As many have said before me, I have been struck by his vision of relationship, of the world and of God. Reading Tears of Silence many years ago was my first encounter with Jean and his ideas. These called me deeply. Through his faithfulness to his mission in life, I have found mine. Thank you, Jean.
In an era that dehumanizes and demeans so many on the basis of arbitrary categories, Jean Vanier expands our understanding and refuses to ill-dignify any member of humanity. His life-long commitment to the 'small' among us,those who will never write books or lead nations, displays in full the groundwork of peacemaking--no one is outside the circle of concern and respect. As Vanier reminds us, when so many feel called to undertake monumental tasks, it is well to do 'small things lovingly' and to make peace daily in our communities and with those who are unlike us yet share our humanity".
I first became involved with L'Arche in 1999 when I was writing my first book "Treasured Legacies- Older & Still Great" Second Story Press, 2003. I was fortunate to be able to interview and photograph Jean Vanier and a core member Francis Maurice, thanks to Beth Porter. I have read most of what Jean has written and his ideas and values have helped shape my value system both in my social work practise and in my own life. I am thrilled to say that a photograph I took of Jean was used on the cover of the 10th Anniversary Edition of "Becoming Human"In a world where beauty, strength and intellect reign supreme Jean's message it so important. Jean has brought dignity, love, a home and a place of belonging to the frail and vulnerable. Jean is a true humanitarian.
In 1967, a friend of ours was going to begin work at Daybreak, Richmond Hill. She was full of enthusiasm, and led me to read more on this man Jean Vanier. He presented a vision of community, of relationships, that was just fascinating. Our friend told of the need for more people at Daybreak, I was so tempted, but with three children and a stay-at-home wife, and a good paying job as a teacher, there was just no way.Then in 1972, I was invited to a gathering of Metro teachers whose guest speaker was Jean. I went and was so pleased to sit down with him for a short time. Over the years following I was so pleased to read about the growth of L'Arche across the world.We returned home in 1980 to live in London, Ontario and continued to devour any news of L'Arche and Jean Vanier. Twenty years later I heard of the founding of L'Arche London, and soon started reading their newsletter, and sending small amounts of money to help them.In 2005, I was invited to sit on the London board, and to really get to know the people of L'Arche London. They have brought so much joy into my life. It is such a privilege share in theirs.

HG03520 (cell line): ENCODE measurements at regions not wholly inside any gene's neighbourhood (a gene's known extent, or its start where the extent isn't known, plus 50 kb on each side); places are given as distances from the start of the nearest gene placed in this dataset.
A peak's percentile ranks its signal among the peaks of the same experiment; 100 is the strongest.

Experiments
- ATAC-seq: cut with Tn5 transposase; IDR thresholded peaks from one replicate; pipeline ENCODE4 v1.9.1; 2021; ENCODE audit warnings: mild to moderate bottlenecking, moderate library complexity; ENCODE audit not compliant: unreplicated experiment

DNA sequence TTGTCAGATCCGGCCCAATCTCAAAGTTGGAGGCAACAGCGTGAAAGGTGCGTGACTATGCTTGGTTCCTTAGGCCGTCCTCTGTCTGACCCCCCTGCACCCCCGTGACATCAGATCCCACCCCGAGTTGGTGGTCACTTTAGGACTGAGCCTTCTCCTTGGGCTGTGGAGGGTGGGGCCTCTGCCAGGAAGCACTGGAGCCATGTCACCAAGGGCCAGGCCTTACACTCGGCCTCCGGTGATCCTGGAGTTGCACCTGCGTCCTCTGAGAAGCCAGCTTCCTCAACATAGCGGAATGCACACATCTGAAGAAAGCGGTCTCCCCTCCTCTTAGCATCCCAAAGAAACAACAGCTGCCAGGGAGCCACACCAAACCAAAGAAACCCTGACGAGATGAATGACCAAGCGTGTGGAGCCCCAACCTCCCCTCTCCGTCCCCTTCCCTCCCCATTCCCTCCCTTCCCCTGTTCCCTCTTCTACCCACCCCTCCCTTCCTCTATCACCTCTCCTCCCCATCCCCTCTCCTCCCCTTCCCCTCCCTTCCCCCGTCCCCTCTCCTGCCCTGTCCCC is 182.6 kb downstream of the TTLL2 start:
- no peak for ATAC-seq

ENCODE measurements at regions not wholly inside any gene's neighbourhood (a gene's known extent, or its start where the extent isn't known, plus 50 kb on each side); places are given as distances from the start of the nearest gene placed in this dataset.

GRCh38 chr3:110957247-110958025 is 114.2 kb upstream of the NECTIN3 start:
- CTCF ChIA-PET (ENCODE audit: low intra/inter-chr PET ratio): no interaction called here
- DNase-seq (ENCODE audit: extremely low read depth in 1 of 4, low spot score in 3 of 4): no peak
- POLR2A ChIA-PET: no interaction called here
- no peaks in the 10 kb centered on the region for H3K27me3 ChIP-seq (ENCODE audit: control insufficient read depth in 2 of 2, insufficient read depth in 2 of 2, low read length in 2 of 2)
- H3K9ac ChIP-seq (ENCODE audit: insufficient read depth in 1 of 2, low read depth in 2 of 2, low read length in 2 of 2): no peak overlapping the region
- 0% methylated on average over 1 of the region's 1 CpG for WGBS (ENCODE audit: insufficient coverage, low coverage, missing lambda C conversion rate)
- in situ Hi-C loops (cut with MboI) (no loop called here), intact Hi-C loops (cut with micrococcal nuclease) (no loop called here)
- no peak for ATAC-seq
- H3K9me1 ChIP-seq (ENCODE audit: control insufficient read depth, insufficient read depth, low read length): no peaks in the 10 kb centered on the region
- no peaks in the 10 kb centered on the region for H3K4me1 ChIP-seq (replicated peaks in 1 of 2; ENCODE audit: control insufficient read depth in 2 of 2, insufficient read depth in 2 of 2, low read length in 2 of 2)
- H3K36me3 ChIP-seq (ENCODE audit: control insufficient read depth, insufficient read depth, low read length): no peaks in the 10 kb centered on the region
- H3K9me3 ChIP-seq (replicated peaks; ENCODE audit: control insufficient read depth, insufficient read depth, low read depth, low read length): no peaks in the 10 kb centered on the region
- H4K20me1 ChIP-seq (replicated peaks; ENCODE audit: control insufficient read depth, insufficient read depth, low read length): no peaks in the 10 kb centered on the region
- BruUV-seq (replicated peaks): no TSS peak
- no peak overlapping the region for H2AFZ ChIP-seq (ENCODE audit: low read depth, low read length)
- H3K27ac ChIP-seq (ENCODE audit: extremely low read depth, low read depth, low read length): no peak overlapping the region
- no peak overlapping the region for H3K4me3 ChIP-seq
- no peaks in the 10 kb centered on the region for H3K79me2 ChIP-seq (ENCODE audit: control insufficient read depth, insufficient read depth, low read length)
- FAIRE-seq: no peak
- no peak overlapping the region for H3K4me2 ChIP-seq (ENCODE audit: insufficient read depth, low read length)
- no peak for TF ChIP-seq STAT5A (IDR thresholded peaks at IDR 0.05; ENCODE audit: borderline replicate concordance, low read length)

"Do you believe in love and compassion?" Jean asked me with tenderness when i had lots of questions about my spiritual journey. Since then i feel so much inner freedom and i often come back to the answer, "Yes, i believe in love and compassion" .